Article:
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DRIPs help investors build their savings

by Wayne Cheveldayoff, 2006-12-06

Dividend or distribution reinvestment plans, known as DRIPs, give investors an edge in building their retirement savings.

DRIPs allow investors to automatically reinvest dividends from companies or distributions from income trusts into additional shares or units without any transactions costs.

This is a benefit that can really add up to a significant amount if you are intending to reinvest on a monthly or quarterly basis. Without having to pay commissions, your savings can compound at a more rapid rate.

In addition to not charging any fees, a few companies and trusts offering DRIPs, particularly royalty trusts in the energy sector, price the additional shares or units at discounts ranging from 3 to 6 per cent – another important benefit.

For example, Pengrowth Energy Trust offers a 5-per-cent discount, while Paramount Energy Trust’s discount is 6 per cent. However, most blue-chip dividend-payers don’t offer discounts.

DRIPs effectively encourage investors to follow a widely recommended investment technique – dollar-cost averaging. By buying shares on a regular basis, you will be able to catch the dips in the share or unit price and hopefully end up with a lower average cost than if you make your investment all at once.

Not all dividend or distribution-paying entities in Canada have a DRIP. But more than 40 blue-chip companies do, including all the major banks and many of the better known names listed on the Toronto Stock Exchange, such as TransCanada, Canadian Tire, Imperial Oil, Magna, Manulife, Sun Life, BCE, Telus, Suncor and Thomson.

At least 110 income trusts also offer DRIPs. The list includes many of the popular real estate investment trusts (REITs), such as H&R REIT, and oil and gas royalty trusts, such as Batex, Shiningbank and Harvest.

The best way of knowing if a company or trust has a DRIP is to check its website or send an email inquiry to an address listed on the site.

Once you are in the DRIP program, your dividends (or distributions) will be automatically invested in shares (or trust units) and you will receive regular statements.

Companies and trusts offer DRIPs (and sometimes discounts) as a way of building a loyal shareholder base. Also, while not the main reason, raising capital in this way is usually cheaper than the 8 per cent or more in dealer commissions it costs them to raise funds via share or bond issues in the public markets.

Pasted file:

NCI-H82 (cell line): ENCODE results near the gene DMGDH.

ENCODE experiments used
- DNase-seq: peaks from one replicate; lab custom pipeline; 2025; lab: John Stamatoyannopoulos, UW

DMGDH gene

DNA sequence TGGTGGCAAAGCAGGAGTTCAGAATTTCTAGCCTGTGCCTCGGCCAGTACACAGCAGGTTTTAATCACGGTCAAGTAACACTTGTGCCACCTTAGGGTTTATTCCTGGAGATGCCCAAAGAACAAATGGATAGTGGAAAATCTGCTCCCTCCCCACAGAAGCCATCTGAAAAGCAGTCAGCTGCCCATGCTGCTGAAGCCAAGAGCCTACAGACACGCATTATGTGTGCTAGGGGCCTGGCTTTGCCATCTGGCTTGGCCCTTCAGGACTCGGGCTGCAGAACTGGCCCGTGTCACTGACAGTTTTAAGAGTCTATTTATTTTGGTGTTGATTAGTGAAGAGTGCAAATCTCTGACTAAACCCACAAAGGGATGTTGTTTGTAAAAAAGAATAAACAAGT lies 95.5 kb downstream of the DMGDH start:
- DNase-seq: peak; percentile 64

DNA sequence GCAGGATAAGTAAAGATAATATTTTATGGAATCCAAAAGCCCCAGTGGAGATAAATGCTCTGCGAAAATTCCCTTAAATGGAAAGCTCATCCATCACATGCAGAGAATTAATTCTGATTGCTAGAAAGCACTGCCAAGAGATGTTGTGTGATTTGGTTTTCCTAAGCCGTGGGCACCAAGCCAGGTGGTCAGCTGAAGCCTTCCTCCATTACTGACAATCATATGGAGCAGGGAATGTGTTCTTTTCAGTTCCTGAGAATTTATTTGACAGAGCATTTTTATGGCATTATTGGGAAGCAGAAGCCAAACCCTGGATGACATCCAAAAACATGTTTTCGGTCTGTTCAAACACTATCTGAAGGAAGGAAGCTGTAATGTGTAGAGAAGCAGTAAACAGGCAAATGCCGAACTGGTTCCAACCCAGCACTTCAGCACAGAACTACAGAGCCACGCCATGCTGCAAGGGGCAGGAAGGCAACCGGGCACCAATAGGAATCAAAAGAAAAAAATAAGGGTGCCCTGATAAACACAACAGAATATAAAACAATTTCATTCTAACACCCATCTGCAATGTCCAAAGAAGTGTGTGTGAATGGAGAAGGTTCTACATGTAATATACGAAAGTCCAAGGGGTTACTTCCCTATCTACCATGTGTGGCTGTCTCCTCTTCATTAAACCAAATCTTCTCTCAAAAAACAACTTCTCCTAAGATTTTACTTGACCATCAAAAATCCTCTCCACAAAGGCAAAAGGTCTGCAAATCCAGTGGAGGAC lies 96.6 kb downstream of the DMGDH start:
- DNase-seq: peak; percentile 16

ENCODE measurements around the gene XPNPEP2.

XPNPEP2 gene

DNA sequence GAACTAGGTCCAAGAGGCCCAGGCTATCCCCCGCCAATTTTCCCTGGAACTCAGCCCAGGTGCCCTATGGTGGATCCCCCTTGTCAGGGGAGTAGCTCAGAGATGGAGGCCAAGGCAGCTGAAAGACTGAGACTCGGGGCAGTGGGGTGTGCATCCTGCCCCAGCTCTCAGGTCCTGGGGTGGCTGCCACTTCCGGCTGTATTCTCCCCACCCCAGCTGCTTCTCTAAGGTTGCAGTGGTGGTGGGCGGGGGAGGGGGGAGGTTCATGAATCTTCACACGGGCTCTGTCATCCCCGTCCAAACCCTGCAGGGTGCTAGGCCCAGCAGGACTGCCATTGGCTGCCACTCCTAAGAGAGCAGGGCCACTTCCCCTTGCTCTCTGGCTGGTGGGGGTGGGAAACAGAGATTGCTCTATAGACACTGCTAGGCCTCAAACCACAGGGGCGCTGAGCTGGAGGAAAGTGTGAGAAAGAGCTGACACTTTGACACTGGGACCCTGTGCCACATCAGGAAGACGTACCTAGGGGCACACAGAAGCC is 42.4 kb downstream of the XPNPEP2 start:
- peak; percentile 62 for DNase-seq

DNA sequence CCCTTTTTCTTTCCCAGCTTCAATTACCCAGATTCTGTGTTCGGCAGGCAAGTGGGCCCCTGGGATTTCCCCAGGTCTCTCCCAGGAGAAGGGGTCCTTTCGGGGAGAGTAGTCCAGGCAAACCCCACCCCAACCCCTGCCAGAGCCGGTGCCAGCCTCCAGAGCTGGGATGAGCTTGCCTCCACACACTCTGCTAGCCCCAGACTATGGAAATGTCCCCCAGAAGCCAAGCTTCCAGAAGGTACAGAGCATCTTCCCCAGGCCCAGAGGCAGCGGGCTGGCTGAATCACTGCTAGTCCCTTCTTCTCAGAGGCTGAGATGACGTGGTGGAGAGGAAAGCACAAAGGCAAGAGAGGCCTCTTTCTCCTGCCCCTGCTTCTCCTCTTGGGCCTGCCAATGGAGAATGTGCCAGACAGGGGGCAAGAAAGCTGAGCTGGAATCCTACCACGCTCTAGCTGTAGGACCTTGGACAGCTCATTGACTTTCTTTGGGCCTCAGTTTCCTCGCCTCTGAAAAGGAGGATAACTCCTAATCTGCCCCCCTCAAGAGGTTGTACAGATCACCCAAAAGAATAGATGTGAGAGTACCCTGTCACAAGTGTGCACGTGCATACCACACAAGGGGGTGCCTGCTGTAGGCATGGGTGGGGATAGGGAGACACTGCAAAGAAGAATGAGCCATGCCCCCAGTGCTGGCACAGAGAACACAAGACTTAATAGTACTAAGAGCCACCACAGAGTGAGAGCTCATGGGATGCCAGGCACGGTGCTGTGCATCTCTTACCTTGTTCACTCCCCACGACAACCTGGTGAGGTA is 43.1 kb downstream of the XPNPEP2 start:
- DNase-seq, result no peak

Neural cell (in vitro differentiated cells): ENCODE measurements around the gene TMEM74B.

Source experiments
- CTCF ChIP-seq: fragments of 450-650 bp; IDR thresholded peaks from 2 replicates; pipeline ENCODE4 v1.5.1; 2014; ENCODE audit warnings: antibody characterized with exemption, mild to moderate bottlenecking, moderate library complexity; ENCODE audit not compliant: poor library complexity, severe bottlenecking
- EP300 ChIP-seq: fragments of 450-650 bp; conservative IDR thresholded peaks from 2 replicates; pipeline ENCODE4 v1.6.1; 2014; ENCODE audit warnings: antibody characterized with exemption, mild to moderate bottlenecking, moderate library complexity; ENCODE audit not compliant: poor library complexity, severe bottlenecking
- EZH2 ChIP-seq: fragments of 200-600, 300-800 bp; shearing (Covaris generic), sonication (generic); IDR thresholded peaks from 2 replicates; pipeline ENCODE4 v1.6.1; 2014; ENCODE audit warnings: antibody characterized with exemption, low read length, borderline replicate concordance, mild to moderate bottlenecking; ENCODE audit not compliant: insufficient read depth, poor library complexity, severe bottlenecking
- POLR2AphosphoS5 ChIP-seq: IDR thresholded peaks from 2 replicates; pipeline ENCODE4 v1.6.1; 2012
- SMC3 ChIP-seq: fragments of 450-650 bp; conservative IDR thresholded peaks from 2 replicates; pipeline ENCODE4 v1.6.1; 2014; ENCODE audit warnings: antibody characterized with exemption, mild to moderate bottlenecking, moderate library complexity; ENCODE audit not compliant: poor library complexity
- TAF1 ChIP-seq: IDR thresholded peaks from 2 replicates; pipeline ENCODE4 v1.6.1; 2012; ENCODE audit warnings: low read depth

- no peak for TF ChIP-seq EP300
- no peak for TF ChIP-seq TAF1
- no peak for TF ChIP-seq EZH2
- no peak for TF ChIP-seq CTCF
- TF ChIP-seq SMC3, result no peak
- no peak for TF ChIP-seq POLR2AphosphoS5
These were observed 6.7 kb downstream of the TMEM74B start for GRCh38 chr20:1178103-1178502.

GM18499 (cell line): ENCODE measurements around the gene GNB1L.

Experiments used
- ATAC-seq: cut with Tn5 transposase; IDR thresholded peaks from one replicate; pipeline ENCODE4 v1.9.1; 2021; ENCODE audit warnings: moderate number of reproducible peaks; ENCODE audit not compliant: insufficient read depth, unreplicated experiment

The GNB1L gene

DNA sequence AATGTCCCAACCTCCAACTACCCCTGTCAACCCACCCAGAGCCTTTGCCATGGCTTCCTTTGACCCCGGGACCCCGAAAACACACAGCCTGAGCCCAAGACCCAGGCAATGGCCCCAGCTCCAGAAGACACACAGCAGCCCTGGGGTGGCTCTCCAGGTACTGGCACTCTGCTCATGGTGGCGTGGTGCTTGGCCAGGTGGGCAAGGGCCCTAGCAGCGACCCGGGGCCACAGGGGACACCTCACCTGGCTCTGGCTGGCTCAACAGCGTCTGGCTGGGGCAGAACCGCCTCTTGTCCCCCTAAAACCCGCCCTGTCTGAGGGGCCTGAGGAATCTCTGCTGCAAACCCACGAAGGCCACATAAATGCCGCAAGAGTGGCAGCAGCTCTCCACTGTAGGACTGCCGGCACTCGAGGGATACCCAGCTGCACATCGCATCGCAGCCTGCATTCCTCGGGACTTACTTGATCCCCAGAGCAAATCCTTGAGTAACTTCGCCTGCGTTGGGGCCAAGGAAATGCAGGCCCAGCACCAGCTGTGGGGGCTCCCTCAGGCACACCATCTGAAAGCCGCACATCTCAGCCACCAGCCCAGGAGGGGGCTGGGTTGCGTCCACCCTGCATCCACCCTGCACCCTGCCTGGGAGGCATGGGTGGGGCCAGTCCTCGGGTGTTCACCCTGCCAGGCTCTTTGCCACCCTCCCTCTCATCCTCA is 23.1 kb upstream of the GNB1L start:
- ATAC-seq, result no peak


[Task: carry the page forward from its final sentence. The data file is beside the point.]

Close to half of the DRIPs offer investors the option of putting in more cash to buy more shares or trust units – also without having to pay brokerage commissions. These cash investment options range from as little as $3,000 annually to as much as $350,000 per year. BCE, for example, limits such cash investments to $20,000 a year, but Manulife allows up to $250,000 in a single year.

While DRIPs offer tangible benefits, investors also face significant paperwork.

For tax purposes, DRIP participants would need to keep a complete set of records for all reinvestments as long as they continue to own the shares or trust units. The only exception would be for shares or units held in registered plans, such as RRSPs, RRIFs and RESPs.

Outside of such registered plans, there is no special tax treatment for DRIPs. Dividends or distributions reinvested in a year must be recorded on your tax return for that year as if they were received in the normal way.

When all the shares or units are sold and it comes time to calculate the capital gain (or loss) for tax purposes, all purchases through reinvestments will have to be known and accounted for. The reinvestments are added to the original investment to determine the total cost of the holding.

For reinvested distributions, it could get fairly complicated, as these may be split in any given year, depending on the trust, into taxable income, dividends, and return of capital. Return of capital is not immediately taxable but is eventually taxed effectively as a capital gain if the investment maintains its value.

Wayne Cheveldayoff is a former investment advisor and professional financial planner. He is currently specializing in financial communications and investor relations at Wertheim + Co. in Toronto. His columns are archived at and he can be contacted at

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©2006 Wayne Cheveldayoff